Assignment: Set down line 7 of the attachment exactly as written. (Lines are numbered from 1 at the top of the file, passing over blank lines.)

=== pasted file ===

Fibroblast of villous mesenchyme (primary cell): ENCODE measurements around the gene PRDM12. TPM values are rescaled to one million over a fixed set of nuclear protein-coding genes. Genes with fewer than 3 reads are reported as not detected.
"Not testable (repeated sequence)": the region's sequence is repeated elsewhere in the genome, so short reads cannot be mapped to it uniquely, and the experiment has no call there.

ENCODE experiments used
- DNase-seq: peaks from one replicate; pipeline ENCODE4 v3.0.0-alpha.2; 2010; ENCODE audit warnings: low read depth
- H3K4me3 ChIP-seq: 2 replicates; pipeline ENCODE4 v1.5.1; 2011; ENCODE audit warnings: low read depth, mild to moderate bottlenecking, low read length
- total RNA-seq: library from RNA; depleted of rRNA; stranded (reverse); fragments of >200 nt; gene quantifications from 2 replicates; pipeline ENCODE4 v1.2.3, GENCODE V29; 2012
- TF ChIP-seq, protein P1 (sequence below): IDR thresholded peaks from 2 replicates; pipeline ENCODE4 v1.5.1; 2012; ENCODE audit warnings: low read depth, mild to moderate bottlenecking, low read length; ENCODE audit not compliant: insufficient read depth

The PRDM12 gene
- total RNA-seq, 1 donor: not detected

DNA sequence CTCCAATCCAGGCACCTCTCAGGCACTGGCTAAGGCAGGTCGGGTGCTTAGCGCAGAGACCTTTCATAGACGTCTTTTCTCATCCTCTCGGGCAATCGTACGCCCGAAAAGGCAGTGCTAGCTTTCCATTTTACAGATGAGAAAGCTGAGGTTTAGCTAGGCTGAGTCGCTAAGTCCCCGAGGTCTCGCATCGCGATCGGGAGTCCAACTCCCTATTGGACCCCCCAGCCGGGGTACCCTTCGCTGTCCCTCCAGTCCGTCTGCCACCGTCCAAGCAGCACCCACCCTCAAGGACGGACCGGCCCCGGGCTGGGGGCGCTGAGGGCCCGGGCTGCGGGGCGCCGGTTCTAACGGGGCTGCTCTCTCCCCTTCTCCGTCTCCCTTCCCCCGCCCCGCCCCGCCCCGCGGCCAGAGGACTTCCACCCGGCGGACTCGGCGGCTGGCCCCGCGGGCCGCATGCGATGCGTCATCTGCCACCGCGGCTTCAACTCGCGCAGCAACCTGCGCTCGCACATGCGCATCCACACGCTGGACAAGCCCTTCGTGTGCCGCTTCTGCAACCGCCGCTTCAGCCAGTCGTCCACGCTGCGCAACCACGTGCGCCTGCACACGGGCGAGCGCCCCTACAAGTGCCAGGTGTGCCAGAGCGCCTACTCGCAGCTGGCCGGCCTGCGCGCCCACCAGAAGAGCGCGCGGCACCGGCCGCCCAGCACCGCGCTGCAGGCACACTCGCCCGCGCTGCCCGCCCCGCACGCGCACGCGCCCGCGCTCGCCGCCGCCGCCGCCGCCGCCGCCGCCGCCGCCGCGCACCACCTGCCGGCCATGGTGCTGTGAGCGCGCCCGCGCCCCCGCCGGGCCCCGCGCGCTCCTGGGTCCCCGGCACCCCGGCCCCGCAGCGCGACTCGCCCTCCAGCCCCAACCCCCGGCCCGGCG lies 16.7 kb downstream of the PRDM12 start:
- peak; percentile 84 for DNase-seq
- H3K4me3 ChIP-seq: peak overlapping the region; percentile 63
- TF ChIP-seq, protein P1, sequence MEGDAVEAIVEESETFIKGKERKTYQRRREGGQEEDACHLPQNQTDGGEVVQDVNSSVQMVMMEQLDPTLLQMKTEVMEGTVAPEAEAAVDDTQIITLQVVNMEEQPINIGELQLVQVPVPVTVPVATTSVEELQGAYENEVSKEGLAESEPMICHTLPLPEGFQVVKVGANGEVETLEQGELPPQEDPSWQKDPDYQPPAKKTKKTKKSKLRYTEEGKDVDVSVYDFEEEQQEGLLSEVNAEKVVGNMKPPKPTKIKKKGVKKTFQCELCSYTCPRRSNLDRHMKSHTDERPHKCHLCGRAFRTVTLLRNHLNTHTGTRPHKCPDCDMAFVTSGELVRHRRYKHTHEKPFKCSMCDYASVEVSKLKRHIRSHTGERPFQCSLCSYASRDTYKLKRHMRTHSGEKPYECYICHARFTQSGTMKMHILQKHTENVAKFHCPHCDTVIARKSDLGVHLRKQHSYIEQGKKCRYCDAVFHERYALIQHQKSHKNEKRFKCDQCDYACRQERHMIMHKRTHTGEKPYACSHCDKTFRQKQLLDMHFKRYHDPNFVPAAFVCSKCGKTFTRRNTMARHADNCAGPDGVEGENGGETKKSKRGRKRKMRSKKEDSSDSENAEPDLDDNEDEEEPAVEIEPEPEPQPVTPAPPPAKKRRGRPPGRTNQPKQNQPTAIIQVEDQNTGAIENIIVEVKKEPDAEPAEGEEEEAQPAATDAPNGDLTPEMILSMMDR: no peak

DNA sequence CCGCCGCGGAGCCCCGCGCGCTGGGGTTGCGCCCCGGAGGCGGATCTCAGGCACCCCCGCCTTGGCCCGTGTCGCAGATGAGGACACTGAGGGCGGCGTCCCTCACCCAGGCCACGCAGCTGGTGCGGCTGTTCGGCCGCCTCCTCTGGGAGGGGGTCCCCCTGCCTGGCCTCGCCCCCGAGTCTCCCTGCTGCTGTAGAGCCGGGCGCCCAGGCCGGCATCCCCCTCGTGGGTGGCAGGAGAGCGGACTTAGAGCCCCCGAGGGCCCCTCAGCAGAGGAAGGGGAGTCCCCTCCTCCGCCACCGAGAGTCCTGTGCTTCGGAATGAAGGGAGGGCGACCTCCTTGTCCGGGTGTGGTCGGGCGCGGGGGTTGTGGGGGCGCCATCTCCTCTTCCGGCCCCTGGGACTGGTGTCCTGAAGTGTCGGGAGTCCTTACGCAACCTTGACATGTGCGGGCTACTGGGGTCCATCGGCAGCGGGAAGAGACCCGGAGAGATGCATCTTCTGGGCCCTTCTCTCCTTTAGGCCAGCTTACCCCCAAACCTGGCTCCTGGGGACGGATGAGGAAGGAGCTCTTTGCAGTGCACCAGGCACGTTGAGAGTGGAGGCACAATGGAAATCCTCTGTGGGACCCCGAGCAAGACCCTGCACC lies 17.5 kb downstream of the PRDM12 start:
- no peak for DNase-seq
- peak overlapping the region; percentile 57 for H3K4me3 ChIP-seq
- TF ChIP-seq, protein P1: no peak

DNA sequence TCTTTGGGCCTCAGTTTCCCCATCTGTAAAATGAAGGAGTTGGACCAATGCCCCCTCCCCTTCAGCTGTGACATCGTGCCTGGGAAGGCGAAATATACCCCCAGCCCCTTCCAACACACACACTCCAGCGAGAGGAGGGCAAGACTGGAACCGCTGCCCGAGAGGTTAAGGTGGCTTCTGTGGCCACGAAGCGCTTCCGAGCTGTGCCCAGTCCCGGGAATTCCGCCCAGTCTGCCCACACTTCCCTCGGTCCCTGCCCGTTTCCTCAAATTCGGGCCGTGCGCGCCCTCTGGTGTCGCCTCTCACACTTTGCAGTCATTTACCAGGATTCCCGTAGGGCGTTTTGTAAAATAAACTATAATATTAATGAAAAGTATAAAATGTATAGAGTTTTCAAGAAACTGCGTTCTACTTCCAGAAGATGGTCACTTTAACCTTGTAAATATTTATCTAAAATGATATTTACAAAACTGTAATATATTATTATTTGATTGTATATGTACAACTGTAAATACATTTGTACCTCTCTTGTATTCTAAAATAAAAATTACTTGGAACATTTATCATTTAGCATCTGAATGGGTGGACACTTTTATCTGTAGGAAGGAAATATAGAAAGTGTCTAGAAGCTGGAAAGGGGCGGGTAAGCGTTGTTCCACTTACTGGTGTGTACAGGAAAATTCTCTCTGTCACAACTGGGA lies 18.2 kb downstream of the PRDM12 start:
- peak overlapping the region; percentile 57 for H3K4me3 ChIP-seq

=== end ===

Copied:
- TF ChIP-seq, protein P1 (sequence below): IDR thresholded peaks from 2 replicates; pipeline ENCODE4 v1.5.1; 2012; ENCODE audit warnings: low read depth, mild to moderate bottlenecking, low read length; ENCODE audit not compliant: insufficient read depth